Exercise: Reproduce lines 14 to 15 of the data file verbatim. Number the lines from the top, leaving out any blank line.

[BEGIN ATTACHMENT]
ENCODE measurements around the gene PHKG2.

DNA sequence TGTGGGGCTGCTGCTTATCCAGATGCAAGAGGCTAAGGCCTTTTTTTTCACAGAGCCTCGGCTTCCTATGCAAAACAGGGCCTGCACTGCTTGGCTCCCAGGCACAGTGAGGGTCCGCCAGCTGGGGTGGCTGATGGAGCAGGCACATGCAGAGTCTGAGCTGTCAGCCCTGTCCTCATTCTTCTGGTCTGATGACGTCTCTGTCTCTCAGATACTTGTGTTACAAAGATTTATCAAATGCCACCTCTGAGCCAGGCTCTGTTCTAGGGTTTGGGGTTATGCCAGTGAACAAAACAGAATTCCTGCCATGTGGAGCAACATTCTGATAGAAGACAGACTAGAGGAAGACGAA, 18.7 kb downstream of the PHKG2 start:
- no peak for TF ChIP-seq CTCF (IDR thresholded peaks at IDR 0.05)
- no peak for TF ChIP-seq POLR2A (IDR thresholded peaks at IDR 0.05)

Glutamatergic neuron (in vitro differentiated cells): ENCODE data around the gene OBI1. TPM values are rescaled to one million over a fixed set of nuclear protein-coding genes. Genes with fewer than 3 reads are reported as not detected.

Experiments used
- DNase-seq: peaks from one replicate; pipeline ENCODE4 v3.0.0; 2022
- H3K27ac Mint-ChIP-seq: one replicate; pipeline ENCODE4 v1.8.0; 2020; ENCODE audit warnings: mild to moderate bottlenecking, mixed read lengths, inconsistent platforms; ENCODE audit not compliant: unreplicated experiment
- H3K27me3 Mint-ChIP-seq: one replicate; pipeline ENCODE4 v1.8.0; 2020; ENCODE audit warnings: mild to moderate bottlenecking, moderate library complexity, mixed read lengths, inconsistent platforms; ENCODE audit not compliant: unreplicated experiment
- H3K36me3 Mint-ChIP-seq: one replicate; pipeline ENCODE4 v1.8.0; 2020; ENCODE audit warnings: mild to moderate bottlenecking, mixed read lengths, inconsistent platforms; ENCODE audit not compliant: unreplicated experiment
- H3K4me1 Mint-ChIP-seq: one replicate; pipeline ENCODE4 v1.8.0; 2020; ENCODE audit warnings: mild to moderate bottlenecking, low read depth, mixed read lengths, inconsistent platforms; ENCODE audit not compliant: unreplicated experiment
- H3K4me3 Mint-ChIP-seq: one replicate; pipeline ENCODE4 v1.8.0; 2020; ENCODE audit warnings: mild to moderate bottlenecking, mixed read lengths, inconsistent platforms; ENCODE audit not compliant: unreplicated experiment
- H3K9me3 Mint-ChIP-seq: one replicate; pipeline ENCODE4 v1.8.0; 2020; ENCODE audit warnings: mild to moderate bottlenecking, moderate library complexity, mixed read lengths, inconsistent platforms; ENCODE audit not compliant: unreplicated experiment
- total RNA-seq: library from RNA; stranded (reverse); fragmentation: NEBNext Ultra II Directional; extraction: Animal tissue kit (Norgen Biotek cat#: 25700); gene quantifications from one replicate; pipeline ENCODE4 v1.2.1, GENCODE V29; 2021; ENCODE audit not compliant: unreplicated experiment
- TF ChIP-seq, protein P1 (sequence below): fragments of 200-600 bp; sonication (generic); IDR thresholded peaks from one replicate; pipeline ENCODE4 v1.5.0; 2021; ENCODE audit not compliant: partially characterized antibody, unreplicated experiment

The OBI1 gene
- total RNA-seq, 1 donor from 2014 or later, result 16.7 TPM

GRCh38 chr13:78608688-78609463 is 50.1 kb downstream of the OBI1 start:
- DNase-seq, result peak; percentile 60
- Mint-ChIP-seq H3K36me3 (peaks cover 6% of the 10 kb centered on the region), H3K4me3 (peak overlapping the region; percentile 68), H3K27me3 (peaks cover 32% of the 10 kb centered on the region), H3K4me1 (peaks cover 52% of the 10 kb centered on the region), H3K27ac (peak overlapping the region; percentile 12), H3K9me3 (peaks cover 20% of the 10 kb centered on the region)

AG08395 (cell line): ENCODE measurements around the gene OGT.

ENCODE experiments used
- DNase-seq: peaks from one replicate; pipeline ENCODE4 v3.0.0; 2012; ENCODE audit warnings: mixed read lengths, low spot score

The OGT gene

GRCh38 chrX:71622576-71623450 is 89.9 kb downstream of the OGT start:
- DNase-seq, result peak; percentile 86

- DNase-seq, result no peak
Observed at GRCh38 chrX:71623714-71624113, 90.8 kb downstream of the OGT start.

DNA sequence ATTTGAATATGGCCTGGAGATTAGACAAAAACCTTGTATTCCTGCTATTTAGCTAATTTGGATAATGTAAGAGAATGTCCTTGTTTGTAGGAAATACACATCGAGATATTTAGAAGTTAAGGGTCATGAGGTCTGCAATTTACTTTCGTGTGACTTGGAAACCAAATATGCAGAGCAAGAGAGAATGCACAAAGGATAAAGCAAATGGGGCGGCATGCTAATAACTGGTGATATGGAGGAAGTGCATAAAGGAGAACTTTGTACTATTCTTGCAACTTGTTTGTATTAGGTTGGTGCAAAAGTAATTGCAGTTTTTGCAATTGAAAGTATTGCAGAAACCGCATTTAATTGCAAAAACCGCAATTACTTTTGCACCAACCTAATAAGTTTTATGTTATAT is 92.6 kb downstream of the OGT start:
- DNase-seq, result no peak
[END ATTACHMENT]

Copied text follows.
- total RNA-seq: library from RNA; stranded (reverse); fragmentation: NEBNext Ultra II Directional; extraction: Animal tissue kit (Norgen Biotek cat#: 25700); gene quantifications from one replicate; pipeline ENCODE4 v1.2.1, GENCODE V29; 2021; ENCODE audit not compliant: unreplicated experiment
- TF ChIP-seq, protein P1 (sequence below): fragments of 200-600 bp; sonication (generic); IDR thresholded peaks from one replicate; pipeline ENCODE4 v1.5.0; 2021; ENCODE audit not compliant: partially characterized antibody, unreplicated experiment